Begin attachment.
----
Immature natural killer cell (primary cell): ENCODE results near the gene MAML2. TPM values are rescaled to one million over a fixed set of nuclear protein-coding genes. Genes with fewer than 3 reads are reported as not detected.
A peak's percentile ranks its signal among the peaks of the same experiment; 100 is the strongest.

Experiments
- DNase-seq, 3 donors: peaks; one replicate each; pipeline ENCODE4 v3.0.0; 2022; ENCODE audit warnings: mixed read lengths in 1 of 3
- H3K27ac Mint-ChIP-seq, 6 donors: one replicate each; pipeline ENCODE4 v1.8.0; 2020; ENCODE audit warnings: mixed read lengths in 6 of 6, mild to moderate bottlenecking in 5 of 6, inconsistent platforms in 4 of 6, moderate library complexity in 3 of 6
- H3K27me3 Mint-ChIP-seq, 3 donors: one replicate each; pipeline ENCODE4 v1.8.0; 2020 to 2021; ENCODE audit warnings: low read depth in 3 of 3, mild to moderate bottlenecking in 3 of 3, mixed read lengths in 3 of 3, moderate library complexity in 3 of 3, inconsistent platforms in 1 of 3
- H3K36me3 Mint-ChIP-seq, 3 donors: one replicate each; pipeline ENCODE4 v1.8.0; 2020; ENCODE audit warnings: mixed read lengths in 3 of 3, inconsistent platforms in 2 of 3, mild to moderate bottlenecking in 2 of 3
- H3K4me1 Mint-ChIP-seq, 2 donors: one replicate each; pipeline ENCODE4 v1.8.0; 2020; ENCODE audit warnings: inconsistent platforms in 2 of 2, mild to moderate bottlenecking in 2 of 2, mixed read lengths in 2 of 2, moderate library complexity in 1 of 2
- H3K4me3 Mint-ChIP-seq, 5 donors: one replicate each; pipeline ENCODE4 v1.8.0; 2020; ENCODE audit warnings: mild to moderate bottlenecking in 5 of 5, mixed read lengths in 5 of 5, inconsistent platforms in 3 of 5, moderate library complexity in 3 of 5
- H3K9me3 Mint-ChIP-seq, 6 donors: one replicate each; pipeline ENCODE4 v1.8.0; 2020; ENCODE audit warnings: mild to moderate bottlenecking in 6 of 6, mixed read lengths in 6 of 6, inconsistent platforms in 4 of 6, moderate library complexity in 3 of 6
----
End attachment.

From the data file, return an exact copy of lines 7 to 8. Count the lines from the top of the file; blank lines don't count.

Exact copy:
- H3K36me3 Mint-ChIP-seq, 3 donors: one replicate each; pipeline ENCODE4 v1.8.0; 2020; ENCODE audit warnings: mixed read lengths in 3 of 3, inconsistent platforms in 2 of 3, mild to moderate bottlenecking in 2 of 3
- H3K4me1 Mint-ChIP-seq, 2 donors: one replicate each; pipeline ENCODE4 v1.8.0; 2020; ENCODE audit warnings: inconsistent platforms in 2 of 2, mild to moderate bottlenecking in 2 of 2, mixed read lengths in 2 of 2, moderate library complexity in 1 of 2